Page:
Get the Recipe
This is a ham hock, the lower segment of the pig that corresponds to the ankle or calf region. A hock is not fatty but can be made tender from all the collagen that breaks down during cooking. Best of all, the whole thing is covered in skin, and as I always say, the more skin, the better.
I once described the surface of crispy pork skin as akin to "pustules," a term that I thought captured the way the surface bubbles up in hot oil or in a hot oven. The term "pustules" was too much for my friend David. He said it sounded medical or clinical, and why not go one step further and describe the surface of crispy pork skin as riddled with warts or wens? Sebaceous cysts, even. Well, fair enough. I concede that "pustules" does call to mind bodily ailments that are to be avoided, but how else can one describe the bubbled-up skin that exudes fatty and porky juices?
Eating a cut of pork with a broad swath of skin always feels to me like a more intimate experience of the animal. My knife, or I guess it's really just my wrist, is quivering with anticipation whenever I cut down into the crispy skin. Then you get past the skin and the meat is fork-tender, the muscle groups bound together with collagen so that sections of flesh seem to slip off.
You have a few options for how to get the skin to blister and bubble. Most effective would be deep-frying the whole thing. First you braise the hock (doing so also yields a bonus batch of pork stock); then you fry the hock in wok so that the skin gets even heat exposure and crisps up in a jiffy. The only downside, of course, is that you have to use a lot of oil and you have to own a wok, and after you're through you're left with a wok full of oil. This is not so much of a problem as a temptation for too many subsequent batches of tempura and donuts and so forth.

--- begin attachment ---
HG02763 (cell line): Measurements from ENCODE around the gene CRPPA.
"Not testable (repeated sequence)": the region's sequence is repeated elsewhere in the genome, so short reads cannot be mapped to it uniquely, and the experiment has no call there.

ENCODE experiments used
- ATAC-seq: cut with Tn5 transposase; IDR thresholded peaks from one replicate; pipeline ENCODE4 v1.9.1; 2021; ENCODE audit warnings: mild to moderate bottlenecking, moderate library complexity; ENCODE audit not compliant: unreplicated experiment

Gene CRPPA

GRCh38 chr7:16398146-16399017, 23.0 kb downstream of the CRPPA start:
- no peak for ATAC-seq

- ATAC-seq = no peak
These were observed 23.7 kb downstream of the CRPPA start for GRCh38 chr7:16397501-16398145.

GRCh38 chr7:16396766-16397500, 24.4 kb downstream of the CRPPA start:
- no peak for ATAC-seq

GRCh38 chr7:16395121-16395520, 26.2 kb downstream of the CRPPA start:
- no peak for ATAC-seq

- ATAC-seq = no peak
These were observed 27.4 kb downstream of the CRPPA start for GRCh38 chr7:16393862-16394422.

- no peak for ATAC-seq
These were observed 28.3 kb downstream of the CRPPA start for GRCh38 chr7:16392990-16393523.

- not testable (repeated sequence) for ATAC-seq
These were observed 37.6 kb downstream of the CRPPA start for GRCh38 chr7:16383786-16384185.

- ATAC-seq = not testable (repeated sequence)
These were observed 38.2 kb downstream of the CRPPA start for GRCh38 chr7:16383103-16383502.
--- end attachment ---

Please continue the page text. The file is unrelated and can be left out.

As an alternative, you can broil the hock, or put it on your grill now that the weather's shaping up. Neither method gives you skin as crispy as deep-frying, but both ways give you very satisfying products.
The Germans are very fond of hock, which is more often than not called pork knuckle on their menus (and some Chinese menus, too). You can go any which way in terms of what sides you prepare to serve with your hock, but I often sauté cabbage with a little balsamic vinegar.
Once the cabbage softens, I spread it on the bottom of the skillet, and by the time the skin has crisped up, the cabbage caramelizes and soaks up some of the fat drippings. I have really strong feelings for this cabbage; I wouldn't go so far as saying that I make this hock just so I can have the cabbage, but just about.
Conveniently, you can use the softened cabbage as a blanket to cover up the parts of the hock where flesh is exposed. This way the meat won't dry out during broiling. In fact the hock meat remains so tender and delicious that it can be served as-is with some salt and pepper. I like it with a simple mustard vinaigrette, in a little bowl on the side.